Articles | Volume 16, issue 7
Research article
07 Apr 2016
Research article |  | 07 Apr 2016

Summertime ozone formation in Xi'an and surrounding areas, China

Tian Feng, Naifang Bei, Ru-Jin Huang, Junji Cao, Qiang Zhang, Weijian Zhou, Xuexi Tie, Suixin Liu, Ting Zhang, Xiaoli Su, Wenfang Lei, Luisa T. Molina, and Guohui Li

Abstract. In this study, the ozone (O3) formation in China's northwest city of Xi'an and surrounding areas is investigated using the Weather Research and Forecasting atmospheric chemistry (WRF-Chem) model during the period from 22 to 24 August 2013, corresponding to a heavy air pollution episode with high concentrations of O3 and PM2.5. The model generally performs well compared to measurements in simulating the surface temperature, relative humidity, and wind speed and direction, near-surface O3 and PM2.5 mass concentrations, and aerosol constituents. High aerosol concentrations in Xi'an and surrounding areas significantly decrease the photolysis frequencies and can reduce O3 concentrations by more than 50 µg m−3 (around 25 ppb) on average. Sensitivity studies show that the O3 production regime in Xi'an and surrounding areas is complicated, varying from NOx to VOC (volatile organic compound)-sensitive chemistry. The industrial emissions contribute the most to the O3 concentrations compared to biogenic and other anthropogenic sources, but neither individual anthropogenic emission nor biogenic emission plays a dominant role in the O3 formation. Under high O3 and PM2.5 concentrations, a 50 % reduction in all the anthropogenic emissions only decreases near-surface O3 concentrations by about 14 % during daytime. The complicated O3 production regime and high aerosol levels pose a challenge for O3 control strategies in Xi'an and surrounding areas. Further investigation regarding O3 control strategies will need to be performed, taking into consideration the rapid changes in anthropogenic emissions that are not reflected in the current emission inventories and the uncertainties in the meteorological field simulations.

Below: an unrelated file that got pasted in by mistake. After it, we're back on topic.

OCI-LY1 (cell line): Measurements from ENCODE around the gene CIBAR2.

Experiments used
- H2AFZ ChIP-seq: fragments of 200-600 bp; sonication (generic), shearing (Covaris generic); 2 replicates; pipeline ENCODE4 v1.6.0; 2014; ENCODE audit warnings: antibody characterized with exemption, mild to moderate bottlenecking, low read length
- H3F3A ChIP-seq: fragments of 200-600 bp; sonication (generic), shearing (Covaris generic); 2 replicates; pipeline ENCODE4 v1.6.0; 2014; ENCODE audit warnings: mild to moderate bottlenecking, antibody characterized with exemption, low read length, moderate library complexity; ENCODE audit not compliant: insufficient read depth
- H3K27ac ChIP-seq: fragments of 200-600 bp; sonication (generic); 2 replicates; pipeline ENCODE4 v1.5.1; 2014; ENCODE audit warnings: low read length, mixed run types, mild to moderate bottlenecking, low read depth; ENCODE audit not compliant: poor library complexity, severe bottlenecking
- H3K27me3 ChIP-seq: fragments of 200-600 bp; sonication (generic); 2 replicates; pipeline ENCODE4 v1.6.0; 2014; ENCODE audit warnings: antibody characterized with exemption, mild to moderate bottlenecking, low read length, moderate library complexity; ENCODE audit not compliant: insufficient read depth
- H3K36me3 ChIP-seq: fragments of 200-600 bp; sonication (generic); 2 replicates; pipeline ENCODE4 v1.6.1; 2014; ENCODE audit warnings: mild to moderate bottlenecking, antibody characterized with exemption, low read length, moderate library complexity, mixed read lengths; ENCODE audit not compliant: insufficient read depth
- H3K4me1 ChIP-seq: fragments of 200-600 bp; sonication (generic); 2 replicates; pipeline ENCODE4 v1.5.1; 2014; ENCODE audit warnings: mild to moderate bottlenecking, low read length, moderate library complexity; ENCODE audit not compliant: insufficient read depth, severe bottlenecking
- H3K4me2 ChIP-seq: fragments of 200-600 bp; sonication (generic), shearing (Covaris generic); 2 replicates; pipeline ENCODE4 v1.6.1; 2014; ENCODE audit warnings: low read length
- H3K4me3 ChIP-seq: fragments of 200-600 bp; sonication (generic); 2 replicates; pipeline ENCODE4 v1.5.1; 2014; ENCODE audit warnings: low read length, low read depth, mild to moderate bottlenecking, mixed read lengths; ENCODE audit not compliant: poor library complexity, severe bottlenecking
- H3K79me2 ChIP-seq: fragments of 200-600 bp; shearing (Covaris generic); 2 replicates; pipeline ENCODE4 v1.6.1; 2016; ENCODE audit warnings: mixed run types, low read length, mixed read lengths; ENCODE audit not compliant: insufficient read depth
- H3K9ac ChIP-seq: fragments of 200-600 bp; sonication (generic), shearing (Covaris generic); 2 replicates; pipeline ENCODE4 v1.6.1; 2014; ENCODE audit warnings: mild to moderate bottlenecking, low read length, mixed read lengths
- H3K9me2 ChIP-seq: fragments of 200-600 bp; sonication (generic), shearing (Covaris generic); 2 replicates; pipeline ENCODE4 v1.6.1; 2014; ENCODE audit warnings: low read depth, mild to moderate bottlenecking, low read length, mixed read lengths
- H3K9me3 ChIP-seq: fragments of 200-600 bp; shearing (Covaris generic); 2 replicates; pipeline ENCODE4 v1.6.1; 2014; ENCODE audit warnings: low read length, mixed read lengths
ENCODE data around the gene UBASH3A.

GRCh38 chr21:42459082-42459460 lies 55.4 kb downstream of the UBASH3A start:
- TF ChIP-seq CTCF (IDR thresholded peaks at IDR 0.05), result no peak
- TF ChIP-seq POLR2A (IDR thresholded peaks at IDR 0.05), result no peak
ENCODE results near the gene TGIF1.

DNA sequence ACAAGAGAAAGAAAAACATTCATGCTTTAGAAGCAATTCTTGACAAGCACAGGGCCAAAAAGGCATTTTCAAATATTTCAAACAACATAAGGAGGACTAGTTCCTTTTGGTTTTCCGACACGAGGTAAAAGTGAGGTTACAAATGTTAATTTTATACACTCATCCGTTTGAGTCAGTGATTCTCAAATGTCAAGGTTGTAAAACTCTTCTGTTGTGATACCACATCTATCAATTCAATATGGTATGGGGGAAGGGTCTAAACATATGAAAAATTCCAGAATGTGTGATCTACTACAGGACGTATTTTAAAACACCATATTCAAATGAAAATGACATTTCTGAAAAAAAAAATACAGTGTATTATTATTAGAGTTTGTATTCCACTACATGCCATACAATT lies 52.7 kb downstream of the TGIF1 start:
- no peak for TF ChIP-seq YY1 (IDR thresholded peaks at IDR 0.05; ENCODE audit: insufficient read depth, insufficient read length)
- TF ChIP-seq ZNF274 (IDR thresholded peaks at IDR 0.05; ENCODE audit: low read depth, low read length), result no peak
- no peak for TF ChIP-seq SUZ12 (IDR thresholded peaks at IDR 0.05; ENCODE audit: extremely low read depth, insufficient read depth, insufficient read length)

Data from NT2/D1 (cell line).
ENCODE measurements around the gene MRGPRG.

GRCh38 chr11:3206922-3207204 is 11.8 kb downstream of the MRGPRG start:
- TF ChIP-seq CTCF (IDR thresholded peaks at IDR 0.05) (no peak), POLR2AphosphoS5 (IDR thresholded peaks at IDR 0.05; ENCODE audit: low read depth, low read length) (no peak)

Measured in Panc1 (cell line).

Short summary
The occurrence of high O3 levels with high PM2.5 concentrations constitutes a dilemma for the design of O3 control strategies in Xi’an and surrounding areas. If the O3 mitigation approach decreases aerosols in the atmosphere directly or indirectly, the enhanced photolysis caused by aerosol reduction would compensate for the O3 loss. If only the PM2.5 control strategy is implemented, the O3 pollution will decrease.
Final-revised paper